Images above: Retail analyst Richard Hyman; Westfield, Shepherd’s Bush
One of the UK’s largest landlords in the retail sector, Hammerson PLC, announced yesterday that their tenants have only paid around a third of the total rent due for the March quarter.
‘We have received a variety of requests for rent deferrals, monthly payments, and waivers, which we are reviewing on a case-by-case basis’ they said.
Hammerson also announced that it would not be paying the final dividend of 14.8 pence per share for the financial year ended 31 December 2019, presumably as they look to preserve cash. Their share price is now a third of what it was at the beginning of March, and many of their shareholders are pension funds, which is bad news.
They own shopping malls in the UK France and Ireland, including Brent Cross shopping centre, the Bullring & Grand Central, Birmingham and Bicester Village, Oxfordshire, which are occupied by well-known national chains. Bicester Village was particularly hit as many of the shoppers used to be tourists from China.
Before the Coronavirus crisis hit the UK, Hammerson sold a number of their retail parks to Orion Real Estate Fund for around £400m which was more than 20% less than their book value.
What are the prospects for Westfield?
It makes you wonder how Westfield is faring. Europe’s largest shopping centre, Westfield Shepherds Bush has had a big impact on Chiswick High Road and High Street Kensington. It cost £1.6bn to build when it opened in 2008, and was then significantly expanded in 2018.
The shopping mall in Shepherd’s Bush is substantially closed, except for grocery stores, including M&S Foodhall and Waitrose and pharmacies, including Boots. M&S Foodhalls and Waitrose at Westfield are offering reserved shopping times for the vulnerable and key workers. Waitrose is also protecting batches of hard to find and essential stock exclusively for NHS workers, and providing them with a priority checkout process.
Westfield was taken over by European company Unibail-Rodamco two years ago. The company published a statement on 18 March saying their liquidity position was strong, but as the lock down looks like being longer than we first thought, times could be testing for landlords as well as tenants.
‘In light of this evolving situation, URW has taken all precautionary measures needed to ensure its access to liquidity. The Group now has €10.2 Bn in cash on hand and undrawn credit lines, which provides it with the liquidity needed to cover all expected funding needs even under an extreme “stress test” scenario’.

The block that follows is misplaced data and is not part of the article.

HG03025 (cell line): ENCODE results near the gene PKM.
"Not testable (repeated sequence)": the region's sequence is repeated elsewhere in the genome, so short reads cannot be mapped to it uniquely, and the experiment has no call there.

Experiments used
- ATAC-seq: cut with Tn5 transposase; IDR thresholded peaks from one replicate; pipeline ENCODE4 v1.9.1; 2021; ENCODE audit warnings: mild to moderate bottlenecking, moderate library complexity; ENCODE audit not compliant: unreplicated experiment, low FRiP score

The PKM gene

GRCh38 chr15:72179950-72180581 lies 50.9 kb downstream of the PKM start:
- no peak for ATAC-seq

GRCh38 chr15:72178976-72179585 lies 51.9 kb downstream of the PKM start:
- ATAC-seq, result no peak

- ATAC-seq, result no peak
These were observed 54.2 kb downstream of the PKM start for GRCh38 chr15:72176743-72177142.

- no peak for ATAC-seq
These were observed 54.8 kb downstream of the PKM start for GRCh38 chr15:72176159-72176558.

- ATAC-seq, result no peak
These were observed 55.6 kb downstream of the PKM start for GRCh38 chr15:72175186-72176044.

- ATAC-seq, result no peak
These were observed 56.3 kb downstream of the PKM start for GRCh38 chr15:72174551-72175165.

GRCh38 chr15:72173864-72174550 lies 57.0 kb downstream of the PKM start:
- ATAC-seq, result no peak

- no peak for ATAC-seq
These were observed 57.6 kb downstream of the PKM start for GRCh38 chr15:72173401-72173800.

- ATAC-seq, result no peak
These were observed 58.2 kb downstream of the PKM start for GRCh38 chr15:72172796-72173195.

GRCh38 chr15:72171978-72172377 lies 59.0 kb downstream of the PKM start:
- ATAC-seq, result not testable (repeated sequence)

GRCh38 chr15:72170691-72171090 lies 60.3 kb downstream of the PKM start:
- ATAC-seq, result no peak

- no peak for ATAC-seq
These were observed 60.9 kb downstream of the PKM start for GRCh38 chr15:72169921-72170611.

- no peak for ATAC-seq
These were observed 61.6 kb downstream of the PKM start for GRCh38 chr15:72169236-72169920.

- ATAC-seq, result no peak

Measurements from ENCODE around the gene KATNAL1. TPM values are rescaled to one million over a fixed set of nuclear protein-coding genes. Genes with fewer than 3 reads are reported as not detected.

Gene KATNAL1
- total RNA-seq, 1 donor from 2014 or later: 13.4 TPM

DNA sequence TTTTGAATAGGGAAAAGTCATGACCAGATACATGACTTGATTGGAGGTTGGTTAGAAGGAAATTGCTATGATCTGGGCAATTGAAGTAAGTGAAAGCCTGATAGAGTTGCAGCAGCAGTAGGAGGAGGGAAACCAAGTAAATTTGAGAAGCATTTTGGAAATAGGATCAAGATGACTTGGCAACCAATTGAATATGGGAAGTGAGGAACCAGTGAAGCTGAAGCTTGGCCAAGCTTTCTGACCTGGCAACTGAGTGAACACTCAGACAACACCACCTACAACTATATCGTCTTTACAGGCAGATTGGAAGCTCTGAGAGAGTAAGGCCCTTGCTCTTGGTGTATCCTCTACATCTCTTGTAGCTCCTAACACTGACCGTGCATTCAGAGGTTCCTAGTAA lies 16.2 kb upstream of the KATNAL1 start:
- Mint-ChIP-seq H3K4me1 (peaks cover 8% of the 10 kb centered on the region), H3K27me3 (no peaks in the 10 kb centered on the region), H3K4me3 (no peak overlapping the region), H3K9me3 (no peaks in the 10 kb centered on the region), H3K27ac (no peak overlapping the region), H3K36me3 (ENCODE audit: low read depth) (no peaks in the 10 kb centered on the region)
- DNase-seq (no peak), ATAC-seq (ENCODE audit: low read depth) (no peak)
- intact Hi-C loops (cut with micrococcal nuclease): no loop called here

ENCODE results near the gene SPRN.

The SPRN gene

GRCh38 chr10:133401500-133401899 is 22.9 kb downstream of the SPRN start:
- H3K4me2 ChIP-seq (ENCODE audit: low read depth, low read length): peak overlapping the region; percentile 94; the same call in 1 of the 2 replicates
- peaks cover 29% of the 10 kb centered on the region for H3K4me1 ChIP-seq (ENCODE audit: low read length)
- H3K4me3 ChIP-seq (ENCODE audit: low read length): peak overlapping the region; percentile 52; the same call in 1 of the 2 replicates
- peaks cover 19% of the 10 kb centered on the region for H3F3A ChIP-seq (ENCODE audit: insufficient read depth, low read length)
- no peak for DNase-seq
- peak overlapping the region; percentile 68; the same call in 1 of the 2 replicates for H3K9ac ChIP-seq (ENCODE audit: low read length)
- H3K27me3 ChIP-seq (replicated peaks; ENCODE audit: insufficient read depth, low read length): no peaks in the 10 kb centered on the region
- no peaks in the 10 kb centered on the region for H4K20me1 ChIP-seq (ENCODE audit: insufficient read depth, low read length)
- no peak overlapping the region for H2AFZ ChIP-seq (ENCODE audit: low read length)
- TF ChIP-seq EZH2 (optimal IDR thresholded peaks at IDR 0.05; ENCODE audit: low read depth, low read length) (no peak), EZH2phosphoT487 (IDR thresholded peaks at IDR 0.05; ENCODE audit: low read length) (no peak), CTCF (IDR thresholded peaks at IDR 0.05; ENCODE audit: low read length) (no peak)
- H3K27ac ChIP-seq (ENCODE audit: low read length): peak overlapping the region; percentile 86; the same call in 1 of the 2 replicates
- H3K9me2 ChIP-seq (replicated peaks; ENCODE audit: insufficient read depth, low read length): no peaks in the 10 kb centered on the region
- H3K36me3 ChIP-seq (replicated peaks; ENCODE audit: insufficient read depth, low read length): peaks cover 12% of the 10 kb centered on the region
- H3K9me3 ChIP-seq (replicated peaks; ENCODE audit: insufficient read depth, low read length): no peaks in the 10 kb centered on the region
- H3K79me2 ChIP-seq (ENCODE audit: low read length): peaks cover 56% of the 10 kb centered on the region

It has also implemented a programme to actively reduce non-staff expenses and defer non-essential capital expenditure, but it said: ‘The duration and extent of the situation and its impact on the Group’s earnings remain uncertain’.
“We’re looking at a blank sheet”
Richard Hyman is a world-leading expert in the retail industry, having done research and dispensed advice to some very big companies over the past 40 years, including Tesco, John Lewis, Primark, M&S, Sainsbury’s and Debenhams. I asked him whether Westfield is likely to survive if the lockdown continues for six months.
“It’s very hard to predict low long this will continue” he told me, “but rental revenue will be fundamentally impacted, and this follows on from some extremely hard trading conditions. Before the Coronavirus there was Brexit and before that we’d been grappling with structural issues. We’ve had 15-10 years of relentless growth in online shopping and no diminution in the amount of floorspace, which has adversely affect trading economics”.
The landscape has changed fundamentally, he told me. The situation is unprecedented and when we come out of the Coronavirus emergency, we will be “looking at a blank sheet of paper. Almost anything you can think of that we’ve built up over years of experience has gone.”
Westfield – crème de la crème
“Generally speaking, Westfield is the best run, financially strongest operator of shopping malls in the UK. If Westfield doesn’t survive, then none of the others will” he said. “Westfield is the crème de la crème of shopping malls, so I think they will survive. They will just look rather bruised and battered. It will depend on consumer behaviour and their propensity to spend”.
That is the biggest uncertainty, what consumer spending will look like at the end of all this.
“If the Government lifts restrictions on a Wednesday, people are not going to go out shopping on the Thursday. Everyone will have debts. And when you print money on the scale our government has, it doesn’t take a genius to work out that money will have less value. Consumers’ money will go less far and there will be pressure on retailers to cut prices, but they too will have debts”.
When things return to normal, he said there will be a new ‘normal’.
“Conspicuous consumption will be uncool, but there will be pent up demand”.
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See also: No shopping except for basic necessities
See also: Businesses in limbo